Actually you should practice Recoil Control under every shooting position you can imagine. In a real fight for your life you likely will NOT be in a perfect stance etc to control recoil. So practice rapid shooting/Recoil Control from every position you can think of. I do this by shooting in IDPA Matches, monthly. for the last 10yr. Sideways around corners, on knees, flat on ground, fm inside cars/vans twisted around etc, Strong/Weak hand. kneeling, lay on ground, etc even upside-down. Also in Rain, Snow, Sleet, Heat, …
As you say - The other “Fundamental” critical elements are Grip, Sight Alignment, Sight Pic, Trigger Press/control.
Stance, Body Position etc ? In a Real Fight for your life - No telling what position your body will be in.
Nor are you likely to be able to assume a perfect position.
ps Recoil Control shooting Upside Down is a bit different and takes practice of its own.
Running like hell away and shooting behind you with 1 hand is also a diff skill set to practice.
Ok! I get all the positions, but the recoil management?
I hadn’t been to the range for almost a year, when I finally got there, I was concerned about breaking my wrist and the impact my 3” .45 ACP was going to have. This is my EDC.
I took a firm grip, pushed forward, in great stance, put three rounds in the head of target, reacquired target, let the last five rounds go, ( still in head ) checked clear, laid down my weapon and was surprised that I didn’t feel a thing??? There was no recoil. Even though I haven’t fired a round for a year.
I picked up my back up G43x and let six rounds go and I was all over the place ( snappy little thing ).
I had tighter groups with no felt recoil with my .45 than I did with 9MM.
( which is why my primary carry will always be the .45 ) I’ll have to admit I’ve been shooting a .45 since 1978. And no I have not had the pleasure of shooting upside down yet, all other positions yes.
But why didn’t I feel the recoil?
All rounds called. Left arm first two rounds shoulder, next 4 bicep, one to wrist, final round chest, strong hand only.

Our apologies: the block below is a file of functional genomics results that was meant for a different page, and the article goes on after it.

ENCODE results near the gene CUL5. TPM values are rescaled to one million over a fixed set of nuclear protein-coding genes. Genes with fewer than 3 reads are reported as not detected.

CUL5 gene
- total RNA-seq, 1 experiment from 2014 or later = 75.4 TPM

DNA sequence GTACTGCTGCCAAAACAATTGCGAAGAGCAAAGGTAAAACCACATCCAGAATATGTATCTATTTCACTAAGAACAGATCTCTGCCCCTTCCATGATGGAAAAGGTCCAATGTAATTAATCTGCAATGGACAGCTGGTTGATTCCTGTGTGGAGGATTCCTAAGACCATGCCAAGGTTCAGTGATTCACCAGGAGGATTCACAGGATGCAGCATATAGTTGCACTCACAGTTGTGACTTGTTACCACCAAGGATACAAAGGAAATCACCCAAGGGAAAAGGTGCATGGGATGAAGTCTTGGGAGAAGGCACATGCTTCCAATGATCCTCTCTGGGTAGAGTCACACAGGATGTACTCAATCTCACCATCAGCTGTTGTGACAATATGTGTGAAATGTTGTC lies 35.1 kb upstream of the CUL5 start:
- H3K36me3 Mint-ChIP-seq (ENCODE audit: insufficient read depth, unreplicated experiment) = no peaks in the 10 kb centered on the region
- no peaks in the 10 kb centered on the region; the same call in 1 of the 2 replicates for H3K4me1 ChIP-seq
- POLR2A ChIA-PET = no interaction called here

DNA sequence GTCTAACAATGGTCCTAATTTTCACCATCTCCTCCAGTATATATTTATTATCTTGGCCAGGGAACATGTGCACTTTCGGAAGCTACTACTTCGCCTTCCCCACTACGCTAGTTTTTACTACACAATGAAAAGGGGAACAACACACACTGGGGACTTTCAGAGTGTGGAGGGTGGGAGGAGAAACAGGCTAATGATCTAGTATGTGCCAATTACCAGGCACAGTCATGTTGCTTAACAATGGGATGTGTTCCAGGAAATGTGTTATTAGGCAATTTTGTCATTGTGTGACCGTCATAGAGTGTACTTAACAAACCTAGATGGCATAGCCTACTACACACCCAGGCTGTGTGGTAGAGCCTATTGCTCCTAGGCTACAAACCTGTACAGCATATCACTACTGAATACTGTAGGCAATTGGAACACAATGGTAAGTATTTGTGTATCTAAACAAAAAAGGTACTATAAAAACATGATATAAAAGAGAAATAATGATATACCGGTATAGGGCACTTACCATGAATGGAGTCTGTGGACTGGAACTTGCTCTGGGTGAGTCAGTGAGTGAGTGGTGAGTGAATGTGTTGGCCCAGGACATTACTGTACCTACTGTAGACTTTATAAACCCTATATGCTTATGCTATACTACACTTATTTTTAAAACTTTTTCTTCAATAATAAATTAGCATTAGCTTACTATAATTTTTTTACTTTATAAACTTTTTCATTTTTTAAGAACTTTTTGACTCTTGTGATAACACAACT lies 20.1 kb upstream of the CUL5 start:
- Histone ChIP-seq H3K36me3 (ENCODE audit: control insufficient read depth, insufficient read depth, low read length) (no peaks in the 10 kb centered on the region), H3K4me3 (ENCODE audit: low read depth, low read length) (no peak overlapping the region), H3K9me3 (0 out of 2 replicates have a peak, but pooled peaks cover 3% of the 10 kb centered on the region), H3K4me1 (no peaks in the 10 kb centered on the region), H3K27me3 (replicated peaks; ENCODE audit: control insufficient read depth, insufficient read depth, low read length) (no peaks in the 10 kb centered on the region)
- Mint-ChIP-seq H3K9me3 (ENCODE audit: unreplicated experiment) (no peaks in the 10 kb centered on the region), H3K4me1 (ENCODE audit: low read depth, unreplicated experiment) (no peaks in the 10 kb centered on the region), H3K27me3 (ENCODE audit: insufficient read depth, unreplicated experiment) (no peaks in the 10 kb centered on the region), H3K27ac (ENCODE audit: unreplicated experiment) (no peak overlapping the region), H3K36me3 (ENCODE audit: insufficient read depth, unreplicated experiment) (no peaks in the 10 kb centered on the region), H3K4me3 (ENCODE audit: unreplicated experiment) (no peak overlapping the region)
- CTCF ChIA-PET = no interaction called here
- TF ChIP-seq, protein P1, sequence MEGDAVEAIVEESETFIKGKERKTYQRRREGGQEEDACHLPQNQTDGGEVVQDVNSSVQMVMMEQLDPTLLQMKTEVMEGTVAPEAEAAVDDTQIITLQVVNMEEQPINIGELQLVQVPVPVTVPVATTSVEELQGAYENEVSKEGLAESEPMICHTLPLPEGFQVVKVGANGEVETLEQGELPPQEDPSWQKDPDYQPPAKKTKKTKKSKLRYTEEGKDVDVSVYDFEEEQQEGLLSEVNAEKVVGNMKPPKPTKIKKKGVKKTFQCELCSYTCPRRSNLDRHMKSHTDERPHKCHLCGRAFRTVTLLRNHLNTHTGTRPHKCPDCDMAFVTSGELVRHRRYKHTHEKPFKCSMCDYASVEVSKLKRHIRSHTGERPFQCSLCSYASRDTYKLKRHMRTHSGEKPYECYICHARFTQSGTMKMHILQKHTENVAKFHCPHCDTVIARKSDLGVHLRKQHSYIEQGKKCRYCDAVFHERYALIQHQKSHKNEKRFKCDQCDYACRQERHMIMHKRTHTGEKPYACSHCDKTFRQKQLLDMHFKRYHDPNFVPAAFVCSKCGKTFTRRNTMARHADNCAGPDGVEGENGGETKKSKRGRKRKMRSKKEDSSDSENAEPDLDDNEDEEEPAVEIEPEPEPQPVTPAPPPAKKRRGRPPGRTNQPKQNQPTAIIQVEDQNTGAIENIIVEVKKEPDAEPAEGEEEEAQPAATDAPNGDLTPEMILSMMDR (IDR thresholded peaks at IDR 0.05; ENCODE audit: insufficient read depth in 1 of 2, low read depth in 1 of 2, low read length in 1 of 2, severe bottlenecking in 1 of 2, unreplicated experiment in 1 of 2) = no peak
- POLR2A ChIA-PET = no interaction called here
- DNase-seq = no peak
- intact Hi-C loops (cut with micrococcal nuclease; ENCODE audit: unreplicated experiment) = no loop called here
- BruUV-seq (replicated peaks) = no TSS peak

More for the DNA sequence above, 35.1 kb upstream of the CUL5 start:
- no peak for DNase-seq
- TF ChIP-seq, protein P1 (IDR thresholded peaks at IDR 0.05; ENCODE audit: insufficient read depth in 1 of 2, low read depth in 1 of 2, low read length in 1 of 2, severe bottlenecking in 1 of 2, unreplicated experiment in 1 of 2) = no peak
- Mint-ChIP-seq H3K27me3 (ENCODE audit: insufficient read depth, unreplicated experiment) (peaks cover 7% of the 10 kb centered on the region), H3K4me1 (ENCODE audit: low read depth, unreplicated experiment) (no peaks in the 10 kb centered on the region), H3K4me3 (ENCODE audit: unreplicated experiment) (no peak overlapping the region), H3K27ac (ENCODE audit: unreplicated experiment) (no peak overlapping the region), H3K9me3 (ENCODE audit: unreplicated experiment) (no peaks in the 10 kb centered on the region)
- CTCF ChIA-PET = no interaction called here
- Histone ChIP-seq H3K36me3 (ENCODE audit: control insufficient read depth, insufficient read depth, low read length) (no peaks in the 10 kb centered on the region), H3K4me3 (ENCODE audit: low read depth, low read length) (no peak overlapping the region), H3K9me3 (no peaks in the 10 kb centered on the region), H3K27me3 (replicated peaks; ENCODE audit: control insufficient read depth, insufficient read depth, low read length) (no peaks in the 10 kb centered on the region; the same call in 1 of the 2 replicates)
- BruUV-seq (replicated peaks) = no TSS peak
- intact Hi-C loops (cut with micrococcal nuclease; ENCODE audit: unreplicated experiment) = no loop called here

Distance was 7.5 yards no timing involved all from low ready.
At my earliest possible convenience I will take out those four aces!
I had the same issues as you @Scott52 after my first time at the range since losing most of my muscle mass due to my medical issues. But I actually did really well with my 9mm’s and fairly poorly with my .380 LCP max. I shoot 147gr ammo in my 9’s. Find it to be more of a push and less of a snap than the lighter loads. But they are also larger pistols and fill my grip better than the little LCP. Though I was pretty fast and accurate with that tiny pistol before the muscle loss.
EGO BUSTED, thought I was better after a year of no shooting!
No choice on distance. Actual practice distance anyhow! 7.5 yards
Speed becomes the factor, attitude and state of mind. Not a good morning, but had errands to run, so I thought I’d stop and shoot.
Best, worst and just for the heck of it!
Kimber SS/TLE/RL Pro .45 ACP from low ready.
But think of this, AIM SMALL, MISS SMALL! Put a person behind the target and you would be an expert! Actually, this is how I did when I shot cold. Like I said, I practiced every day for a week with my SIRT then went to the range and warmed up and practiced the drill till I got the final result.
This is why I posted this one. It is a drill that will improve your speed and accuracy and can be worked on.
Keep training. practice, practice, practice!